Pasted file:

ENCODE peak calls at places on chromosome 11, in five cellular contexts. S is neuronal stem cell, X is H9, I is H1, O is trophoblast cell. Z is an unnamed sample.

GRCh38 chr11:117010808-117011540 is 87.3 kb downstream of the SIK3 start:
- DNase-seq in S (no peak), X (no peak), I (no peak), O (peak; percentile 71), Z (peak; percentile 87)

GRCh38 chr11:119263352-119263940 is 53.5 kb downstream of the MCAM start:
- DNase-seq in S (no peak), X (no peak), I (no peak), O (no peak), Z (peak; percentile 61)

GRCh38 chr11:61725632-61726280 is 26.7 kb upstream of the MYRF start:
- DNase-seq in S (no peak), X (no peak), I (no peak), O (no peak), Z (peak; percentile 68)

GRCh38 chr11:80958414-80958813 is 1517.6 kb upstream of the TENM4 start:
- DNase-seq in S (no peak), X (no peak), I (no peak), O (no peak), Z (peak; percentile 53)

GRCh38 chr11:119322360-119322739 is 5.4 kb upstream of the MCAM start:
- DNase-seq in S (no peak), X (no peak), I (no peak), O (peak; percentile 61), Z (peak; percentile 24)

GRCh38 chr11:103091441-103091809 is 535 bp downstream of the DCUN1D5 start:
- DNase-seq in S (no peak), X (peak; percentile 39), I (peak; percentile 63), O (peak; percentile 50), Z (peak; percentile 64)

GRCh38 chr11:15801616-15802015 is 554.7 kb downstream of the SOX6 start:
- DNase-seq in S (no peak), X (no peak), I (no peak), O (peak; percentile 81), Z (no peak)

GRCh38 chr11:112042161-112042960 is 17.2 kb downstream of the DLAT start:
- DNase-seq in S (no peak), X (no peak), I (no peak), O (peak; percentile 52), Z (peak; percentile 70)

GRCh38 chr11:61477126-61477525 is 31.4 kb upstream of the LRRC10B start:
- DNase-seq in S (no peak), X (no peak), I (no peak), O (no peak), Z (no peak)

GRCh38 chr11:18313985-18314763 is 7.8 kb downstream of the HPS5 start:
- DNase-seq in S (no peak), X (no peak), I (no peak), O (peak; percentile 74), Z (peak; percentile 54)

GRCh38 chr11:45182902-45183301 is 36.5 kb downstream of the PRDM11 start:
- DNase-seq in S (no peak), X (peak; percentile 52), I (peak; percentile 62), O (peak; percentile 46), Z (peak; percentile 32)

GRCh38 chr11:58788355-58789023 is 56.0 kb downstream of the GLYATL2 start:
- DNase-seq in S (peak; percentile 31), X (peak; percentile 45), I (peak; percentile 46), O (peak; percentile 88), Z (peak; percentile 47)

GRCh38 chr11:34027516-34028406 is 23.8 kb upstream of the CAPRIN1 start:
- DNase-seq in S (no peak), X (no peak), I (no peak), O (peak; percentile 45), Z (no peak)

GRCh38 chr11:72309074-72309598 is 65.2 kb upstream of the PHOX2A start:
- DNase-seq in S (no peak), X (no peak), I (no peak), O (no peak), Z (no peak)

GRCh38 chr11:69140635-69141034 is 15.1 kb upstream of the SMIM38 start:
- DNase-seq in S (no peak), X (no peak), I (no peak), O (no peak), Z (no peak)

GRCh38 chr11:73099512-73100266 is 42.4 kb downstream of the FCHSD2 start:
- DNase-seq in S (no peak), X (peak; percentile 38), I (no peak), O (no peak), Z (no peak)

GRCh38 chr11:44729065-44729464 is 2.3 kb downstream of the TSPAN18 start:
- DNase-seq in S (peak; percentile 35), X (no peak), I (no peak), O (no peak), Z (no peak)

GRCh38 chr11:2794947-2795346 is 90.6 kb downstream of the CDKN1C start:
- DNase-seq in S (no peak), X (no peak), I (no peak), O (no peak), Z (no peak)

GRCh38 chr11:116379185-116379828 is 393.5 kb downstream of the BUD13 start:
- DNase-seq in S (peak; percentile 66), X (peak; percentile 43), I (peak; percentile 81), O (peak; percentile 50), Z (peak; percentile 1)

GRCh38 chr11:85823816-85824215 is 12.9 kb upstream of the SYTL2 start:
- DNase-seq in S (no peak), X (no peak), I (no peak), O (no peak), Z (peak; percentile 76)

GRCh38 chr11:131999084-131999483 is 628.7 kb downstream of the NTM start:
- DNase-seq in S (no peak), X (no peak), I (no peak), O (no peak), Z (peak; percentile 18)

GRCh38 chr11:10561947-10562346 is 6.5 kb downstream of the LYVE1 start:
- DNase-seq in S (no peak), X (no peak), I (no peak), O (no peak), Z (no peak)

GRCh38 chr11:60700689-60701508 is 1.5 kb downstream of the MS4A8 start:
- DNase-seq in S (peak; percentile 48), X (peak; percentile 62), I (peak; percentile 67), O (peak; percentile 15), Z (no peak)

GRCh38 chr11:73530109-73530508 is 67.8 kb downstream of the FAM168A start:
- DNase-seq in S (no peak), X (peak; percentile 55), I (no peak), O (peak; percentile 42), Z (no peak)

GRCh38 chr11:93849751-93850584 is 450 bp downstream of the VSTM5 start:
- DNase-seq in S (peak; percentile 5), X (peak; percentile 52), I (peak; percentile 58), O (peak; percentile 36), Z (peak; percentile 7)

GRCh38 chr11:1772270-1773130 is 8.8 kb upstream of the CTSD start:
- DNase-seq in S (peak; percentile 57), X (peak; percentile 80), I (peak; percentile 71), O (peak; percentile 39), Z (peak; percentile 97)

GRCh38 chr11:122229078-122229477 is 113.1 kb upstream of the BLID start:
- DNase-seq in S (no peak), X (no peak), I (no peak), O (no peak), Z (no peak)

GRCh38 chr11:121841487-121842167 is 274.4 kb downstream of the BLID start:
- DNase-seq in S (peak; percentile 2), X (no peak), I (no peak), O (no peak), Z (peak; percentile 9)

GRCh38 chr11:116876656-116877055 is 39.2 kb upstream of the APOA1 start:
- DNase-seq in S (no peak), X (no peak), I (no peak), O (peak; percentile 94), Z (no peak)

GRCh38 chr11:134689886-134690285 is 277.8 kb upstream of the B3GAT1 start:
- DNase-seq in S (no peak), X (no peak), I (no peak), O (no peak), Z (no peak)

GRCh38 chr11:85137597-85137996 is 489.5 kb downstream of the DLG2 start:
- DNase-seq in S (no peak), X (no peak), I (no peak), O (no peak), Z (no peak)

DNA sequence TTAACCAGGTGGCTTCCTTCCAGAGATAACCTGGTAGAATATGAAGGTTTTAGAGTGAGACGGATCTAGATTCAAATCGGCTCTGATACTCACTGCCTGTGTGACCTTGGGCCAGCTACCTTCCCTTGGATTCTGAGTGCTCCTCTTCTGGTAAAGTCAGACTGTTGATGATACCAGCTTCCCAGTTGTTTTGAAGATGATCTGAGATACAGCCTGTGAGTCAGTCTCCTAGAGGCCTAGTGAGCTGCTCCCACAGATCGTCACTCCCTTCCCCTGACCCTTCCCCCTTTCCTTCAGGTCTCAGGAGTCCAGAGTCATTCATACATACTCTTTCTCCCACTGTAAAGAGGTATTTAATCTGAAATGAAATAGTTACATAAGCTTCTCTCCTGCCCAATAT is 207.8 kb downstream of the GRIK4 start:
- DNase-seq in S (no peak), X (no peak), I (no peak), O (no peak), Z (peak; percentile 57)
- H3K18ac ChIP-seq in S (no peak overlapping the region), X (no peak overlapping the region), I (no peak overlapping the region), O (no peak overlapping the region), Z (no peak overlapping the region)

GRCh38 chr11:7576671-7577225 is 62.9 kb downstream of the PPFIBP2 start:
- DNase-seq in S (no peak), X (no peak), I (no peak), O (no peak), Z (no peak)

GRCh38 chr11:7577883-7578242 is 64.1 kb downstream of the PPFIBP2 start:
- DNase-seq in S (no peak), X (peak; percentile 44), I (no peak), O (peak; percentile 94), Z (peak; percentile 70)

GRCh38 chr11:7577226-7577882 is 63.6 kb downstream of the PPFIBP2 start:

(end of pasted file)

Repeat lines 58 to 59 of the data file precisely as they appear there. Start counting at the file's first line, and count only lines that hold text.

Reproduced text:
GRCh38 chr11:116876656-116877055 is 39.2 kb upstream of the APOA1 start:
- DNase-seq in S (no peak), X (no peak), I (no peak), O (peak; percentile 94), Z (no peak)